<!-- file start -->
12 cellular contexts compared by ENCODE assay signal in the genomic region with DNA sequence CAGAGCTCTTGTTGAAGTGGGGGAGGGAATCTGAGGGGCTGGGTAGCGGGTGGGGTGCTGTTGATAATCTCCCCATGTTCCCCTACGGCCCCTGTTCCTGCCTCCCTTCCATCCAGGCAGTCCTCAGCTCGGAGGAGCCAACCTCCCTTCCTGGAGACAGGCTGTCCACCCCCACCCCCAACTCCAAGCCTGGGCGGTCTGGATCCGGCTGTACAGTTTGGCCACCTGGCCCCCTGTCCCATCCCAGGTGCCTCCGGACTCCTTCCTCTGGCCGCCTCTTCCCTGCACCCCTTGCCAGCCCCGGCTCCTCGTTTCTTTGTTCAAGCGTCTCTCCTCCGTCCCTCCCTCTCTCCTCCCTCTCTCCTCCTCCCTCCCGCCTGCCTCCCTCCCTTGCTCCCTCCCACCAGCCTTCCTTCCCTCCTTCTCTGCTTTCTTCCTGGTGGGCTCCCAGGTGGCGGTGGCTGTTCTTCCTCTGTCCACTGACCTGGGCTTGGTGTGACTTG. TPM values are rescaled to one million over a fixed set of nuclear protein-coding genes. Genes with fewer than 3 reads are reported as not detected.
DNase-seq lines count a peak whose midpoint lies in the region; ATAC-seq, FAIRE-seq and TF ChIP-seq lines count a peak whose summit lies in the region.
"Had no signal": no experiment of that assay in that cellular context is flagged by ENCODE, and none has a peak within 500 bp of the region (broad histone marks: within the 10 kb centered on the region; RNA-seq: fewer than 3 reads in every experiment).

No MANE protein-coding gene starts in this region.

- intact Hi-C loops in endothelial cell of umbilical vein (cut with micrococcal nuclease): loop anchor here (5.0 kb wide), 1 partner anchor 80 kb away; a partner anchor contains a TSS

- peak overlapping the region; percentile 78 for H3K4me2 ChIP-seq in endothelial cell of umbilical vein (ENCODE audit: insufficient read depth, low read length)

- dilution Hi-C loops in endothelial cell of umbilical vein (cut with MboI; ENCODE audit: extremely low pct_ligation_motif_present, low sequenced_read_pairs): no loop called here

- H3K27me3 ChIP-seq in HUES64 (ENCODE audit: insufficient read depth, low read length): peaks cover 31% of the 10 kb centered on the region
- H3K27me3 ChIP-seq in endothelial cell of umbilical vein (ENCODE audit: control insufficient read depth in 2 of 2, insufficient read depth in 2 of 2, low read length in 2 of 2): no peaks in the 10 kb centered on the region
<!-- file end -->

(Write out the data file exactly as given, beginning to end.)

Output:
12 cellular contexts compared by ENCODE assay signal in the genomic region with DNA sequence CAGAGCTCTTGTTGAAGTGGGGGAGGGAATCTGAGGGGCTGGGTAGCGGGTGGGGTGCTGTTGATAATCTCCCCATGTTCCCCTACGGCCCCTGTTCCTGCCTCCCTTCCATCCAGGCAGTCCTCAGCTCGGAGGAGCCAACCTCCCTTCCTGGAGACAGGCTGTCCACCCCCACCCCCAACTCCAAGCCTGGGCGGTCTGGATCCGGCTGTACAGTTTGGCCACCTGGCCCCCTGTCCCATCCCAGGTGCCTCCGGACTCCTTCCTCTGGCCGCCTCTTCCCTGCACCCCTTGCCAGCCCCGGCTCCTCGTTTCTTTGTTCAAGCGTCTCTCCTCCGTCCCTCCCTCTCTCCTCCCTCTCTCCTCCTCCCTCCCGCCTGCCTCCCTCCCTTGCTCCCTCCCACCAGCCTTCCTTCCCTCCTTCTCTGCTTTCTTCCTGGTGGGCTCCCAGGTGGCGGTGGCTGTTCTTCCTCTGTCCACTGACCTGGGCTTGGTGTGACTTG. TPM values are rescaled to one million over a fixed set of nuclear protein-coding genes. Genes with fewer than 3 reads are reported as not detected.
DNase-seq lines count a peak whose midpoint lies in the region; ATAC-seq, FAIRE-seq and TF ChIP-seq lines count a peak whose summit lies in the region.
"Had no signal": no experiment of that assay in that cellular context is flagged by ENCODE, and none has a peak within 500 bp of the region (broad histone marks: within the 10 kb centered on the region; RNA-seq: fewer than 3 reads in every experiment).

No MANE protein-coding gene starts in this region.

- intact Hi-C loops in endothelial cell of umbilical vein (cut with micrococcal nuclease): loop anchor here (5.0 kb wide), 1 partner anchor 80 kb away; a partner anchor contains a TSS

- peak overlapping the region; percentile 78 for H3K4me2 ChIP-seq in endothelial cell of umbilical vein (ENCODE audit: insufficient read depth, low read length)

- dilution Hi-C loops in endothelial cell of umbilical vein (cut with MboI; ENCODE audit: extremely low pct_ligation_motif_present, low sequenced_read_pairs): no loop called here

- H3K27me3 ChIP-seq in HUES64 (ENCODE audit: insufficient read depth, low read length): peaks cover 31% of the 10 kb centered on the region
- H3K27me3 ChIP-seq in endothelial cell of umbilical vein (ENCODE audit: control insufficient read depth in 2 of 2, insufficient read depth in 2 of 2, low read length in 2 of 2): no peaks in the 10 kb centered on the region